Liam Fox - 'Radical reform' planned for MoD

#2
Of those 85000 civil servants he talks about how many are doing jobs that used to be done by Servicemen and Women but were turned civvy to save cash over the years? Things like admin clerks, chefs, VMs and depth maintenance on equipment? I smell a little bit of spin and playing with numbers here, there can't really be 85000 civvys working in MoD main building.
 
#3
Of those 85000 civil servants he talks about how many are doing jobs that used to be done by Servicemen and Women but were turned civvy to save cash over the years? Things like admin clerks, chefs, VMs and depth maintenance on equipment? I smell a little bit of spin and playing with numbers here, there can't really be 85000 civvys working in MoD main building.
It's a case of kill anything but the welfare budget so workshy will hopefully vote hug a hoodie in again. I fear for the next few years if things arent nice and dandy (heh) for the liberals in all parties. We're but a shell. Bow down to even more masters...
 
#4
But why a speech at the "Royal Institute of Chartered Surveyors"? Is this the first indication that a lot of the TACs will be going? Seriously, what's wrong with using RUSI or, god forbid, Parliament for this sort of announcement?
 

Legs

ADC
Book Reviewer
#5
Of those 85000 civil servants he talks about how many are doing jobs that used to be done by Servicemen and Women but were turned civvy to save cash over the years? Things like admin clerks, chefs, VMs and depth maintenance on equipment? I smell a little bit of spin and playing with numbers here, there can't really be 85000 civvys working in MoD main building.
My bold.

Clearly not. But there are MoD sites all around the country. Abbey Wood, Liverpool, other London buildings, plus all those research and development sites, plus all those civvy drivers, mechanics, labourers etc.

I'm sure that with a few reviews of working hours, systems and getting rid of some of the wasterals that it should be easy to trim a few thousand of them.

Of course, this means that less tax is being paid, and more welfare is being paid. Who really wins?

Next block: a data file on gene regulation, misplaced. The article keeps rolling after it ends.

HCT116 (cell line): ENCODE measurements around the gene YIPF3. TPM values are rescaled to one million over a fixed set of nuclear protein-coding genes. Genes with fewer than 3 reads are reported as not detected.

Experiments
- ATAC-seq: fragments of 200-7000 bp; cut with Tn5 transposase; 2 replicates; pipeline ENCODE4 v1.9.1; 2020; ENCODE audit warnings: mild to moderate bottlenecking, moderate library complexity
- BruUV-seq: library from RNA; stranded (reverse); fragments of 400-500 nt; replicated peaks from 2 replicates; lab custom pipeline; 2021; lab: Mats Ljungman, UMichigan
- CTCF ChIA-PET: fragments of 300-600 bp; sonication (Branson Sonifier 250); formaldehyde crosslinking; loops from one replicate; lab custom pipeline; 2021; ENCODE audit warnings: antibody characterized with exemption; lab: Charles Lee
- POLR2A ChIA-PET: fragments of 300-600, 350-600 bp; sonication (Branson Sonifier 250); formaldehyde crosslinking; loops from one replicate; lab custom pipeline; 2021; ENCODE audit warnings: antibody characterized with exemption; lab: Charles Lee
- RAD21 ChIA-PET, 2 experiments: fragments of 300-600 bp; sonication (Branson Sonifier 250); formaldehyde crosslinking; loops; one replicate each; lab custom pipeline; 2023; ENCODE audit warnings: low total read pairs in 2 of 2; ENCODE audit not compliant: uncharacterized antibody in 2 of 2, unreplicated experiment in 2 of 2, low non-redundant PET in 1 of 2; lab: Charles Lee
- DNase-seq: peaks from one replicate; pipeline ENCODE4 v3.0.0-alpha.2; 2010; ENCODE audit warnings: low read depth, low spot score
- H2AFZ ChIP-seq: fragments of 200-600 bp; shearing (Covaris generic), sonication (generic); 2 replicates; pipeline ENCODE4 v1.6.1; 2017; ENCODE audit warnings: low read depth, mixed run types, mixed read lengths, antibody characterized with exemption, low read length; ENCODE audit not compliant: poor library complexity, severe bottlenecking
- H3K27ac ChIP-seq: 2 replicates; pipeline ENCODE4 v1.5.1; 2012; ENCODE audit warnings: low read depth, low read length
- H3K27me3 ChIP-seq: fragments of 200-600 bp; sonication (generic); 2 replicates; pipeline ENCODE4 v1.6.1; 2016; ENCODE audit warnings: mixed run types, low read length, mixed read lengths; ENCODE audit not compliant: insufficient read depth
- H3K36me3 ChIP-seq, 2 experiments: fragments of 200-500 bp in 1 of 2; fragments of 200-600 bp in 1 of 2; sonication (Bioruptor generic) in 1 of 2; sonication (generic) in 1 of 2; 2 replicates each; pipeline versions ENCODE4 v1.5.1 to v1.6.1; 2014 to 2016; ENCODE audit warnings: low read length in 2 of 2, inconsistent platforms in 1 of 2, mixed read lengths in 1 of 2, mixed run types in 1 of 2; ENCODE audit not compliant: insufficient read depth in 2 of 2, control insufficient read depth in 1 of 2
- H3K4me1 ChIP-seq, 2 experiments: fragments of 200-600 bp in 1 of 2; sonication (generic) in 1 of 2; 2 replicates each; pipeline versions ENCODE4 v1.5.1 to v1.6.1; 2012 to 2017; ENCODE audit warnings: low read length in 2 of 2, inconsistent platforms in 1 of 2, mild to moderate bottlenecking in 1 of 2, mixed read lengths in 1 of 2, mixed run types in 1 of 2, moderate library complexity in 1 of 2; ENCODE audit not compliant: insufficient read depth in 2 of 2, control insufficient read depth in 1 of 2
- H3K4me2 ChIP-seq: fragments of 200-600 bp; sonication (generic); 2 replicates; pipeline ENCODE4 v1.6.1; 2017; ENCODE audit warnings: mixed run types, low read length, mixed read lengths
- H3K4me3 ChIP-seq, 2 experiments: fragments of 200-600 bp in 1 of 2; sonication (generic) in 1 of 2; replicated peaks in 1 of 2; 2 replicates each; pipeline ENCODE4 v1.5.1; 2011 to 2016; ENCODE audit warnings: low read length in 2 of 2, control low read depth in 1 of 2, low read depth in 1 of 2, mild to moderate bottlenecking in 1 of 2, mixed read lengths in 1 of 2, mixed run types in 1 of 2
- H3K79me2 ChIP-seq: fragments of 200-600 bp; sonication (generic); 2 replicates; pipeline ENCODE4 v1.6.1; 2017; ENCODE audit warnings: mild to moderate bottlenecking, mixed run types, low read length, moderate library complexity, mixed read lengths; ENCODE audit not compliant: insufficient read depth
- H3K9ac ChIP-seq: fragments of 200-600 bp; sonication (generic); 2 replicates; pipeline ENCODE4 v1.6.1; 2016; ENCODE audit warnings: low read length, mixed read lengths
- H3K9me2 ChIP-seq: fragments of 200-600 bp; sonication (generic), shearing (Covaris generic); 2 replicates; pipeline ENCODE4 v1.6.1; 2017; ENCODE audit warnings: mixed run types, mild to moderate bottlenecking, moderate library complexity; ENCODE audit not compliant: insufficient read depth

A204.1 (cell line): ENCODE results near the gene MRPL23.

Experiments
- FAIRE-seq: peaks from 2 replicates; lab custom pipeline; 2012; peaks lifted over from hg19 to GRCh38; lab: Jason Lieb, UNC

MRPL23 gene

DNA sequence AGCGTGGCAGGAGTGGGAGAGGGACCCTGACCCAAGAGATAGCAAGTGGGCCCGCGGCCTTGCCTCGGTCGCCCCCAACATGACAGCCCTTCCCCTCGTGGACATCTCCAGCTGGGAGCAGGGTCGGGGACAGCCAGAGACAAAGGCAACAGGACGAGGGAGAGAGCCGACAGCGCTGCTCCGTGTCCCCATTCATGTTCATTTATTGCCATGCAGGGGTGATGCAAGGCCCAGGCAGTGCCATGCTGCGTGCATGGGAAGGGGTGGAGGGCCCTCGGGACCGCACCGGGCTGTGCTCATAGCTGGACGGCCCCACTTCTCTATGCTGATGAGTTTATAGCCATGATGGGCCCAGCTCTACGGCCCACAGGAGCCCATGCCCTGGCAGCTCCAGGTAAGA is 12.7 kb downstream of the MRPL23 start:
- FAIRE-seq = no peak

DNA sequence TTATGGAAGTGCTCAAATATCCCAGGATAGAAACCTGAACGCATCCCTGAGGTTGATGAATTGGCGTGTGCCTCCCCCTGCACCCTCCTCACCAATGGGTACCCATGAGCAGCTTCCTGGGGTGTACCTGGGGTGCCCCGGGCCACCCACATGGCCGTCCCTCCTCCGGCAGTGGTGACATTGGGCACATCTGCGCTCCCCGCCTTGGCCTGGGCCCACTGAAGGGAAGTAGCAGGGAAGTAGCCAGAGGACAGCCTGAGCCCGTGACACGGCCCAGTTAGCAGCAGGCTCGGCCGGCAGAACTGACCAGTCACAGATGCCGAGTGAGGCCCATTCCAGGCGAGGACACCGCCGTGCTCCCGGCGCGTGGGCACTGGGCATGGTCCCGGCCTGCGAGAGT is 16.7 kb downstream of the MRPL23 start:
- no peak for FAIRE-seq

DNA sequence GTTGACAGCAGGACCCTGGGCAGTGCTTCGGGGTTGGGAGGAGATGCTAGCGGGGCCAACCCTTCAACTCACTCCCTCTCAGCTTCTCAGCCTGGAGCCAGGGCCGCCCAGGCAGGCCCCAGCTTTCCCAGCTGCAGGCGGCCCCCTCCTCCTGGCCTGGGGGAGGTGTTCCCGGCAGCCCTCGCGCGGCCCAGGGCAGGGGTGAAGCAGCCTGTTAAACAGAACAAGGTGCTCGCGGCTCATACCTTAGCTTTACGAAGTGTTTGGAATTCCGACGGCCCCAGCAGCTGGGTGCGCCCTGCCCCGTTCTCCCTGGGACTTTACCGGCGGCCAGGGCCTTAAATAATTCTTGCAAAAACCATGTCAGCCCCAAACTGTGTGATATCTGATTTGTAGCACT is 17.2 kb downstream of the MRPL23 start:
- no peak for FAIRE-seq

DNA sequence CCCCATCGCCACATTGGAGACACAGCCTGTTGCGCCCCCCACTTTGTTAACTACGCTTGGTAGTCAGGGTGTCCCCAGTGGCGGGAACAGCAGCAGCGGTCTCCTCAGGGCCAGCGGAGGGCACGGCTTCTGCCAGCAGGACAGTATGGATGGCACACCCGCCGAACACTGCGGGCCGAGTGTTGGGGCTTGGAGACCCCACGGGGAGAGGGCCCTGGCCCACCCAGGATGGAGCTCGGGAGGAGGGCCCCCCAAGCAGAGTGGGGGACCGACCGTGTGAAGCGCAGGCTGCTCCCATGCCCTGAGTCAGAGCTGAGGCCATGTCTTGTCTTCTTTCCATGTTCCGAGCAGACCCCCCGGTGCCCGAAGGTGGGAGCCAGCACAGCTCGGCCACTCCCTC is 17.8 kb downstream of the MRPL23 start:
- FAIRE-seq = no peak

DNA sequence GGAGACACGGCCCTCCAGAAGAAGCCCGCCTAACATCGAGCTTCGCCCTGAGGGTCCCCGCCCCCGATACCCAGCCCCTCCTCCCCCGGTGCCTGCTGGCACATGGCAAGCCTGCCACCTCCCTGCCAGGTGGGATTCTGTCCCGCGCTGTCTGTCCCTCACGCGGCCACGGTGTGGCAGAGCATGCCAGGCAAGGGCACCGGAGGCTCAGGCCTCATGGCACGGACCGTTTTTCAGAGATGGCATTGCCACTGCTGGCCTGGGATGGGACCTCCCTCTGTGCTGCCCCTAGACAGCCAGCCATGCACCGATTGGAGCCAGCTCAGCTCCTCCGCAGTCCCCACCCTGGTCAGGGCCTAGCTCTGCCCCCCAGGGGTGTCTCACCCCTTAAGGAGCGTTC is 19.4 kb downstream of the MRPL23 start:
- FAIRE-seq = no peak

S

Snoreador

Guest
#6
Of course, this means that less tax is being paid, and more welfare is being paid. Who really wins?
I pointed this out to a friend yesterday; this public sector reduction, in the hope that the private sector will take up the slack, doesn't really make sense. The reason being that taxation isn't really being reduced by much. So, there is still the same amount going out of each person's pocket, but less of that being spent on public services by govt.; it's not like people are being taxed less and given choice. And don't get me started on the welfare bill: "I'm not working class, I've never had a job!".

Anyway, that's a bit of a digression...
 
#7
There's a lot of spin on everything that is being said - trying to obfuscate by saying there are 85000 civil servants compared to 100000 soldiers, when actually those 85K support all three services.

Having served 33 years and having been a civil servant for the past good few I have seen the replacement of serving personnel by civilianising posts; acted as a line manager for civil servants and woe betide me acted as an award manager for the iniquitous bonus award scheme; and without those drivers, mechanics, accountants, unit admin officer staff, guard service personnel, labourers, stores people and myriad others you are going to be truly fucked - having observed carefully since the announcement of the SDSR, besides it causing needless anxiety, I have identified out of 240 civil servants here a grand total of three that we can probably do without.

A big thing Fox will announce will be decentralisation, so expect the numbers in London to reduce and perhaps spin about losing regional Forces divison, the staff will probably still be there doing important and necessary jobs, they just won't be called 4 Div or 5 Div; 2 Div is probably safe because it is Scotland's Army, but look for mergers of RF Brigades in the South East.
 
#8
But there are MoD sites all around the country. Abbey Wood, Liverpool, other London buildings, plus all those research and development sites, plus all those civvy drivers, mechanics, labourers etc.
That's pretty much my point Legs, the spin here is that all these Civil Servants sit behind desks in London spunking money on flamingo beak soup and swans blood when in actual fact a lot of them do things like driving trucks for less than we would pay a Service person to do it.
 
#9
Yeah!.Lets get rid of all those MOD civies!

What's that Sgt? I've got to sweep the camp roads, empty the bins and do regular gate guard duties now?
 
#10
The total of 85,000 civil servants is often used to portray an image of 85,000 bowler hatted 'Sir Humphreys' lurking in various parts of the MOD, doing nothing and not having a clue about the forces. The reality is somewhat different.